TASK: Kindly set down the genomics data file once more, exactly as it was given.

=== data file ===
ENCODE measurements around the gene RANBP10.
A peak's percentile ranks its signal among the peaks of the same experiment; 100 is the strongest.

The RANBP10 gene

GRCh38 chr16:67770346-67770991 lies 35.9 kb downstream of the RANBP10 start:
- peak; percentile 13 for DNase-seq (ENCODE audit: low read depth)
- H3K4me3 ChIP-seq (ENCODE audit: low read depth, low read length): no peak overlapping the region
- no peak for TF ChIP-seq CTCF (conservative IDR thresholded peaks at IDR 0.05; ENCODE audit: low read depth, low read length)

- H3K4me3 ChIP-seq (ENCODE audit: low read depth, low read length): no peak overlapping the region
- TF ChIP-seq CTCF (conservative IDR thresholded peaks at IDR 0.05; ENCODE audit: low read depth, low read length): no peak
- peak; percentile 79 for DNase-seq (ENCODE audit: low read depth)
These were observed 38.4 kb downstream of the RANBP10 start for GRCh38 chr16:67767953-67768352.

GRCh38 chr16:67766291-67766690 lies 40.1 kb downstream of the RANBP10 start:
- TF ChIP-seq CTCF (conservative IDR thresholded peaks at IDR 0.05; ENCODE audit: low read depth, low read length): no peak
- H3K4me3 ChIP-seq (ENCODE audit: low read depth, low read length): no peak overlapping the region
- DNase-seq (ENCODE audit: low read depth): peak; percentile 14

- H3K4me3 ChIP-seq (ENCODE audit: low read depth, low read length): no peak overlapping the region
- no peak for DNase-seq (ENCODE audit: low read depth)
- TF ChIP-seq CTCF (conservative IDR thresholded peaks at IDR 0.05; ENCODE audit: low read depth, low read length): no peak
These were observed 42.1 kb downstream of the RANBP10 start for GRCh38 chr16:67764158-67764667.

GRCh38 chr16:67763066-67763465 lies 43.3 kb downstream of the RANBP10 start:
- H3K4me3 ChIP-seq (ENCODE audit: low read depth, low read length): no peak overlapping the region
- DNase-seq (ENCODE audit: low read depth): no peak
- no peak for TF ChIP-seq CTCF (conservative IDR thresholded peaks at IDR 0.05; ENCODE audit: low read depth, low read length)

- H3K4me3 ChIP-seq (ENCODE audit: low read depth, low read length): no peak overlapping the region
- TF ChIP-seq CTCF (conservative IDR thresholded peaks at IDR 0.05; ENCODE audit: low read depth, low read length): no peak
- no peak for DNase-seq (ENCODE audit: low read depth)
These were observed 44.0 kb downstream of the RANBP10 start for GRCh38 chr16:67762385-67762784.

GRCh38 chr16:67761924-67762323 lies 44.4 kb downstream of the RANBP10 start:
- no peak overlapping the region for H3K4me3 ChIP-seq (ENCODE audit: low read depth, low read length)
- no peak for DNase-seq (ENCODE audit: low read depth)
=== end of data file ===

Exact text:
ENCODE measurements around the gene RANBP10.
A peak's percentile ranks its signal among the peaks of the same experiment; 100 is the strongest.

The RANBP10 gene

GRCh38 chr16:67770346-67770991 lies 35.9 kb downstream of the RANBP10 start:
- peak; percentile 13 for DNase-seq (ENCODE audit: low read depth)
- H3K4me3 ChIP-seq (ENCODE audit: low read depth, low read length): no peak overlapping the region
- no peak for TF ChIP-seq CTCF (conservative IDR thresholded peaks at IDR 0.05; ENCODE audit: low read depth, low read length)

- H3K4me3 ChIP-seq (ENCODE audit: low read depth, low read length): no peak overlapping the region
- TF ChIP-seq CTCF (conservative IDR thresholded peaks at IDR 0.05; ENCODE audit: low read depth, low read length): no peak
- peak; percentile 79 for DNase-seq (ENCODE audit: low read depth)
These were observed 38.4 kb downstream of the RANBP10 start for GRCh38 chr16:67767953-67768352.

GRCh38 chr16:67766291-67766690 lies 40.1 kb downstream of the RANBP10 start:
- TF ChIP-seq CTCF (conservative IDR thresholded peaks at IDR 0.05; ENCODE audit: low read depth, low read length): no peak
- H3K4me3 ChIP-seq (ENCODE audit: low read depth, low read length): no peak overlapping the region
- DNase-seq (ENCODE audit: low read depth): peak; percentile 14

- H3K4me3 ChIP-seq (ENCODE audit: low read depth, low read length): no peak overlapping the region
- no peak for DNase-seq (ENCODE audit: low read depth)
- TF ChIP-seq CTCF (conservative IDR thresholded peaks at IDR 0.05; ENCODE audit: low read depth, low read length): no peak
These were observed 42.1 kb downstream of the RANBP10 start for GRCh38 chr16:67764158-67764667.

GRCh38 chr16:67763066-67763465 lies 43.3 kb downstream of the RANBP10 start:
- H3K4me3 ChIP-seq (ENCODE audit: low read depth, low read length): no peak overlapping the region
- DNase-seq (ENCODE audit: low read depth): no peak
- no peak for TF ChIP-seq CTCF (conservative IDR thresholded peaks at IDR 0.05; ENCODE audit: low read depth, low read length)

- H3K4me3 ChIP-seq (ENCODE audit: low read depth, low read length): no peak overlapping the region
- TF ChIP-seq CTCF (conservative IDR thresholded peaks at IDR 0.05; ENCODE audit: low read depth, low read length): no peak
- no peak for DNase-seq (ENCODE audit: low read depth)
These were observed 44.0 kb downstream of the RANBP10 start for GRCh38 chr16:67762385-67762784.

GRCh38 chr16:67761924-67762323 lies 44.4 kb downstream of the RANBP10 start:
- no peak overlapping the region for H3K4me3 ChIP-seq (ENCODE audit: low read depth, low read length)
- no peak for DNase-seq (ENCODE audit: low read depth)